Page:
Nothing Feels Good: Punk Rock, Teenagers, and Emo

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Macmillan, 2003 - Music - 321 pages
100 Reviews
Nothing Feels Good: Punk Rock, Teenagers, and Emo tells the story of a cultural moment that's happening right now-the nexus point where teen culture, music, and the web converge to create something new.

While shallow celebrities dominate the headlines, pundits bemoan the death of the music industry, and the government decries teenagers for their morals (or lack thereof) earnest, heartfelt bands like Dashboard Confessional, Jimmy Eat World, and Thursday are quietly selling hundreds of thousands of albums through dedication, relentless touring and respect for their fans. This relationship - between young people and the empathetic music that sets them off down a road of self-discovery and self-definition - is emo, a much-maligned, mocked, and misunderstood term that has existed for nearly two decades, but has flourished only recently. In Nothing Feels Good, Andy Greenwald makes the case for emo as more than a genre - it's an essential rite of teenagehood. From the '80s to the '00s, from the basement to the stadium, from tour buses to chat rooms, and from the diary to the computer screen, Nothing Feels Good narrates the story of emo from the inside out and explores the way this movement is taking shape in real time and with real hearts on the line. Nothing Feels Good is the first book to explore this exciting moment in music history and Greenwald has been given unprecedented access to the bands and to their fans. He captures a place in time and a moment on the stage in a way only a true music fan can.
  

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Review: Nothing Feels Good: Punk Rock, Teenagers, and Emo

User Review  - Harriet - Goodreads

Used this book for research while writing my dissertation. It's a great look at the early days of the "Emo" and other alternative youth subcultures. There are interviews with artists and fans and is ... Read full review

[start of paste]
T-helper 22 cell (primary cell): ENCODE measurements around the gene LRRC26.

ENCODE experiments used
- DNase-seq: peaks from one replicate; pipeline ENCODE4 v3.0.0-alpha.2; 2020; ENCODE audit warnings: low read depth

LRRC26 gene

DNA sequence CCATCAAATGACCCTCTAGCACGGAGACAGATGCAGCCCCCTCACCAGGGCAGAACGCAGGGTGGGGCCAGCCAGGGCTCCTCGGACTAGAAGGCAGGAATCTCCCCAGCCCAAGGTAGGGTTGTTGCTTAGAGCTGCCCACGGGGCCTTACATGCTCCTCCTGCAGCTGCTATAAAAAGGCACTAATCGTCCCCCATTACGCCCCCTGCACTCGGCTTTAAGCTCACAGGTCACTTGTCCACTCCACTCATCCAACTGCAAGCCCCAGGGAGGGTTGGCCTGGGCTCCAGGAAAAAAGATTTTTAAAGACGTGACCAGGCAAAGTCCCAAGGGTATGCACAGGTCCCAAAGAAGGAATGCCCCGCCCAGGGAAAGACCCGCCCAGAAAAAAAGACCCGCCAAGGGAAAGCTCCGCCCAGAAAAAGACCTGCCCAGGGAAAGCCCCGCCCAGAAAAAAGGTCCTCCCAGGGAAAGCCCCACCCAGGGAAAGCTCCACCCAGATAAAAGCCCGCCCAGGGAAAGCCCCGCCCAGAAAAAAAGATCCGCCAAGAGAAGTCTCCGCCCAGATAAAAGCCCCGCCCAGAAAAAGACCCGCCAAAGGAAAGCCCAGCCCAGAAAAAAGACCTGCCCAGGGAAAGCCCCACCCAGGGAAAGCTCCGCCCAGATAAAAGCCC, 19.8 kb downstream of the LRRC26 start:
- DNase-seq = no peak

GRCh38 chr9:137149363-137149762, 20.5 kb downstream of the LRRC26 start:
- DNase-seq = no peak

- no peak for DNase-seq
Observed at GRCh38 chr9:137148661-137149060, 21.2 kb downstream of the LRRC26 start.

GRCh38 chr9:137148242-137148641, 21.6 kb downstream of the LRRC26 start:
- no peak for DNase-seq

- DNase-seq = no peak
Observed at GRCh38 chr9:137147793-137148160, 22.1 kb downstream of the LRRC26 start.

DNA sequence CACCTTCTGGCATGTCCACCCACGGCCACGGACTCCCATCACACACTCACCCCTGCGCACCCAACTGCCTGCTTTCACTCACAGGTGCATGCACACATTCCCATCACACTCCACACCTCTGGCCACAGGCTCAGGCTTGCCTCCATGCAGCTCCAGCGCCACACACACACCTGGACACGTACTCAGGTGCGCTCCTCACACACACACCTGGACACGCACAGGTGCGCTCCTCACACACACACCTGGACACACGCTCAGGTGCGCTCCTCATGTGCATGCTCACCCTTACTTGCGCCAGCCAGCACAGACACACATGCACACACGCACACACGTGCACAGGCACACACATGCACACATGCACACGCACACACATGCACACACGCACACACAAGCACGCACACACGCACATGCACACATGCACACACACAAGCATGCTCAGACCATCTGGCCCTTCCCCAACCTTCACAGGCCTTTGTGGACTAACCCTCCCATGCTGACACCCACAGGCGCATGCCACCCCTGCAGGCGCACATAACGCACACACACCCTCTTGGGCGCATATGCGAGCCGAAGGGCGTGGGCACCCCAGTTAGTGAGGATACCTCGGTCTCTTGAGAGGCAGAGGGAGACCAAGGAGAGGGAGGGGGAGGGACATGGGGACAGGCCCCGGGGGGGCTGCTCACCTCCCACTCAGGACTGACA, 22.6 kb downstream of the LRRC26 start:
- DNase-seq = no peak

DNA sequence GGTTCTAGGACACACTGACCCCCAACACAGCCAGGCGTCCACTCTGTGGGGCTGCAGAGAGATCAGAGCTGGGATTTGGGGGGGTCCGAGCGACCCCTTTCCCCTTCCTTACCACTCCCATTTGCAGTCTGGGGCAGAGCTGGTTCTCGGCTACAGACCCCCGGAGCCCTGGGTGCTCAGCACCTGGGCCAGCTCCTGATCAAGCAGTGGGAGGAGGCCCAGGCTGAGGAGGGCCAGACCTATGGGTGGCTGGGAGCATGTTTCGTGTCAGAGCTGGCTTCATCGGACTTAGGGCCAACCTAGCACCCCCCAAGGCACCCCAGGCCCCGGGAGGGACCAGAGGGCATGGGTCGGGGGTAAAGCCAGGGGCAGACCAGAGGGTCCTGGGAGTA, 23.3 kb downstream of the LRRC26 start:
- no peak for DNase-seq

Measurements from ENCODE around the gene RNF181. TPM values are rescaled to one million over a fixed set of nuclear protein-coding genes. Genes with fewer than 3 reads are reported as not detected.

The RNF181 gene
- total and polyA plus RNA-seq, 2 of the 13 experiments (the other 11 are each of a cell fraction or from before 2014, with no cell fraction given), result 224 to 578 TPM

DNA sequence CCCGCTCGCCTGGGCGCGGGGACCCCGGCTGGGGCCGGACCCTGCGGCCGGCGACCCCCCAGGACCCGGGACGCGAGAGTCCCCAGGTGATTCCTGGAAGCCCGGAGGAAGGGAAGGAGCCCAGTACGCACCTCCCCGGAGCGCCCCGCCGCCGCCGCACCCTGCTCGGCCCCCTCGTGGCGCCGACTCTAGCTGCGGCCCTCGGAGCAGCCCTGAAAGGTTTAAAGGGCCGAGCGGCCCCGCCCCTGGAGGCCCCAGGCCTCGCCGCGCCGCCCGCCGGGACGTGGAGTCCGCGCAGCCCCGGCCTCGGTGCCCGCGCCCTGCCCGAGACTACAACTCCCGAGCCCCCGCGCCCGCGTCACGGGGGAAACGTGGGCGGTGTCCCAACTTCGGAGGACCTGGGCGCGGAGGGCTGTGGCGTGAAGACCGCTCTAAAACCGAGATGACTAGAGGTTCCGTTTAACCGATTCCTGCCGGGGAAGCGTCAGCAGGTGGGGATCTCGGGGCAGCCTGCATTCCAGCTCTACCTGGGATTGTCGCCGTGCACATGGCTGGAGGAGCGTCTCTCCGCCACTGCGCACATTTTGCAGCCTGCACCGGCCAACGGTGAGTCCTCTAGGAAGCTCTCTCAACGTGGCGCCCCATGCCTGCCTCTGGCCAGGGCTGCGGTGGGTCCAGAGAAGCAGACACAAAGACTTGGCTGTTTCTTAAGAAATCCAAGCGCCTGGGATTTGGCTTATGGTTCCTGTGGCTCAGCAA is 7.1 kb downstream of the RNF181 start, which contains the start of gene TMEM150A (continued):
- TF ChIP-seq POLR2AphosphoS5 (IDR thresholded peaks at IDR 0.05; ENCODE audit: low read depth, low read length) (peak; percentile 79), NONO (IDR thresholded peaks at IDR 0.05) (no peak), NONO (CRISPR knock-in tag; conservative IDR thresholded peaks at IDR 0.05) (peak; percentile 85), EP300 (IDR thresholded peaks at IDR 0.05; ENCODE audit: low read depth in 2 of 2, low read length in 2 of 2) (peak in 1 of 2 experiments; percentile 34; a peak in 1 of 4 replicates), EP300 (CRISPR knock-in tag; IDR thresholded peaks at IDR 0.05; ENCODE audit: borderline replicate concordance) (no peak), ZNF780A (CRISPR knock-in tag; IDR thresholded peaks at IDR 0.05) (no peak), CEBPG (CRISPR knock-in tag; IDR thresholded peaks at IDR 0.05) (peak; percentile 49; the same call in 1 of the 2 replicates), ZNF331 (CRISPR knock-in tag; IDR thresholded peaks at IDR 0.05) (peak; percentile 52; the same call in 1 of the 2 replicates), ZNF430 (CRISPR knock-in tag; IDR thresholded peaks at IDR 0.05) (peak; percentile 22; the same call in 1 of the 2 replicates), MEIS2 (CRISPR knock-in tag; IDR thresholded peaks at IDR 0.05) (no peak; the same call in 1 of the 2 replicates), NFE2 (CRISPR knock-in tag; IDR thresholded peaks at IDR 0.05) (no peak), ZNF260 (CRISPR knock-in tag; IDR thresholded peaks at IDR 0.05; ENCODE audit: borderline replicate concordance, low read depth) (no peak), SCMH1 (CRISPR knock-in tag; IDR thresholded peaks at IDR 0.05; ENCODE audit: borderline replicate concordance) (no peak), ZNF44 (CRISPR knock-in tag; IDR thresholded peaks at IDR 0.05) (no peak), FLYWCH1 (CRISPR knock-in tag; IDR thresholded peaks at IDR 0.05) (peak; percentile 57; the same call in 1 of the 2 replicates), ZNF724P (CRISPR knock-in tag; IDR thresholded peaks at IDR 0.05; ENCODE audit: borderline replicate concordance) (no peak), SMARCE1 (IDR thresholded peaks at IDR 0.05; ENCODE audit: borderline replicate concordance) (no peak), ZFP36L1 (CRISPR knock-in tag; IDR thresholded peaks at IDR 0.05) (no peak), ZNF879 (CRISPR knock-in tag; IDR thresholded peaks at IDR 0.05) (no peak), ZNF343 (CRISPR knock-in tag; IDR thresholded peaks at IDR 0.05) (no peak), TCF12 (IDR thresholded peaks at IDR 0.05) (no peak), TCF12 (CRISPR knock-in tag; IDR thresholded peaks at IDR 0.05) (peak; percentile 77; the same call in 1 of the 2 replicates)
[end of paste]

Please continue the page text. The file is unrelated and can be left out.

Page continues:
Review: Nothing Feels Good: Punk Rock, Teenagers, and Emo

User Review  - Harriet - Goodreads

Used this book for research while writing my dissertation. It's a great look at the early days of the "Emo" and other alternative youth subcultures. There are interviews with artists and fans and is ... Read full review

Contents

introduction
1
PART ONEEMOTIVATiONS 1 Washington d c
11
vagrant recor 2 kissing bottles and talking to angels
17
the midnineties
34
the curious case of weezer
49
who are the emo kids?
55
records
67
on tour with jimmy eat world
92
from the basement to the stadium
140
EE DASHBOARD CONFESSIONALS
171
driving on long island
173
this old wound
188
am i missing?
224
PART FOUR LOST FOUND IN DIARYLAND 14 nowhere to gogo nowhere 289
271
make yourself
284
acknowledgments
311

three labels
118
women and emo
133

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About the author (2003)

Andy Greenwald is a senior contributing writer at Spin. His writing has also appeared in The Village Voice and The Washington Post, and he has made numerous appearancs on MTV, VH1, the BBC, and ABC Radio. He lives in Brooklyn, NY.

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